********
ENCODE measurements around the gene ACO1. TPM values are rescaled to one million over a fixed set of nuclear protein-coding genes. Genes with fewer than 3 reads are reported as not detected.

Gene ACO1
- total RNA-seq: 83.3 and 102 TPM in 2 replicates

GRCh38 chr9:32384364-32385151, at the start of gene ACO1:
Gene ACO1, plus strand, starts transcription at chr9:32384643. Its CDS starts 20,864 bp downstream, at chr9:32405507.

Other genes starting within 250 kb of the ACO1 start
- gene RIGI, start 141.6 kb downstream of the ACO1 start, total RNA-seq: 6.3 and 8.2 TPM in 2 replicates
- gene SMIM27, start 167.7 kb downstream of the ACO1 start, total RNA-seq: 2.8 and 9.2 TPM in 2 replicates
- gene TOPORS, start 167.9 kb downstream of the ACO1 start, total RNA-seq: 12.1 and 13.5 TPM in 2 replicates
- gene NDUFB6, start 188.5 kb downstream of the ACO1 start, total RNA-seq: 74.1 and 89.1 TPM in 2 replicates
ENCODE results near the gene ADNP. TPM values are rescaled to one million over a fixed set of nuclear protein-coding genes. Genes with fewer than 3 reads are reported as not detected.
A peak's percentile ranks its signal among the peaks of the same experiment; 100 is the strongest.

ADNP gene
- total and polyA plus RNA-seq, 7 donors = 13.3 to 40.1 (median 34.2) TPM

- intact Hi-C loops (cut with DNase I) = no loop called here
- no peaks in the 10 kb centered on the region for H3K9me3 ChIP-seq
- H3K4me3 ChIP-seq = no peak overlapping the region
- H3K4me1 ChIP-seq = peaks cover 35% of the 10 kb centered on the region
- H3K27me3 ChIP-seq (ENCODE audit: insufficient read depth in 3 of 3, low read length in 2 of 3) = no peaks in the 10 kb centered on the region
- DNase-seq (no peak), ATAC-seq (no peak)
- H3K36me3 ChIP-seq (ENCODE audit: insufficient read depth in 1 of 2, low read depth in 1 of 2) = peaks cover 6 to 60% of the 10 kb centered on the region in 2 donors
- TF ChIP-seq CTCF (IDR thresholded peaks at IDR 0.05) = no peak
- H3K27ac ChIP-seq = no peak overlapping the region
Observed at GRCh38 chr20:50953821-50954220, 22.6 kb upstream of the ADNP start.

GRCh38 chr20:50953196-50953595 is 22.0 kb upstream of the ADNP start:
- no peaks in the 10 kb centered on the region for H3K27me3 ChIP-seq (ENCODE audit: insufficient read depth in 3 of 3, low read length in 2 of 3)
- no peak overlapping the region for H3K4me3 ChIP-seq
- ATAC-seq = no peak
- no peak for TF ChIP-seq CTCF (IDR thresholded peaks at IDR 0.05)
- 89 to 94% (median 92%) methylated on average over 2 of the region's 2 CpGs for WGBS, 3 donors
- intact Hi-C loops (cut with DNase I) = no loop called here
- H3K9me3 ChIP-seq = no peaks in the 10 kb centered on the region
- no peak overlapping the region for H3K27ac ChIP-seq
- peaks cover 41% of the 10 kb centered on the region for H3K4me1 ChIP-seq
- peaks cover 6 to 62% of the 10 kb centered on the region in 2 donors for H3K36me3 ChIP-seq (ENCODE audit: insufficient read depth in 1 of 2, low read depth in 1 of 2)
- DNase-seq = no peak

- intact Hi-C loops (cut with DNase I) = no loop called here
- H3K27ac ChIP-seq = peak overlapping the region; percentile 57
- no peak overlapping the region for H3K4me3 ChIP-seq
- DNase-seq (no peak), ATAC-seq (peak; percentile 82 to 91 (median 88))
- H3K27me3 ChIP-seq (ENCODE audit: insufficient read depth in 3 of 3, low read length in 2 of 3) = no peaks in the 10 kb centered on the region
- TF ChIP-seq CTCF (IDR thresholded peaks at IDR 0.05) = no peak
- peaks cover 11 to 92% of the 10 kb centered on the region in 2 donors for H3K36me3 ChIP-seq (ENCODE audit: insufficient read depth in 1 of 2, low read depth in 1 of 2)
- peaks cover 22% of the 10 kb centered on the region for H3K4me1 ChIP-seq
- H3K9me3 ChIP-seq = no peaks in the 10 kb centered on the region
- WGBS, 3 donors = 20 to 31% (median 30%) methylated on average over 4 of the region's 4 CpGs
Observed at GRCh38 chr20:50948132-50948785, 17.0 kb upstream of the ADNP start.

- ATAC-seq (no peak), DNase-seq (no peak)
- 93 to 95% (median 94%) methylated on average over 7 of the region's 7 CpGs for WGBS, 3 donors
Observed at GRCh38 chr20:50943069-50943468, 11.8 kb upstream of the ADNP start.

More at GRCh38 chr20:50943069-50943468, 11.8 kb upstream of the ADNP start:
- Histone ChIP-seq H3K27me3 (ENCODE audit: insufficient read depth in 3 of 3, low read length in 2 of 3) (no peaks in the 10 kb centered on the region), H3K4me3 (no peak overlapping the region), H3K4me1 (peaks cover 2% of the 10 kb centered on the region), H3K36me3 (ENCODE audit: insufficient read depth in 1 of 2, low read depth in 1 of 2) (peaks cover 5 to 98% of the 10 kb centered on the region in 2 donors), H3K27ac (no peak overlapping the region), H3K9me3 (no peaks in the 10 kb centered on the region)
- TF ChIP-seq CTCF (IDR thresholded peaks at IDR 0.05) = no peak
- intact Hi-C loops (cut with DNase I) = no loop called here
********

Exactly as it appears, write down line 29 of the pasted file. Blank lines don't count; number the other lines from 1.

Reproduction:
- no peak for TF ChIP-seq CTCF (IDR thresholded peaks at IDR 0.05)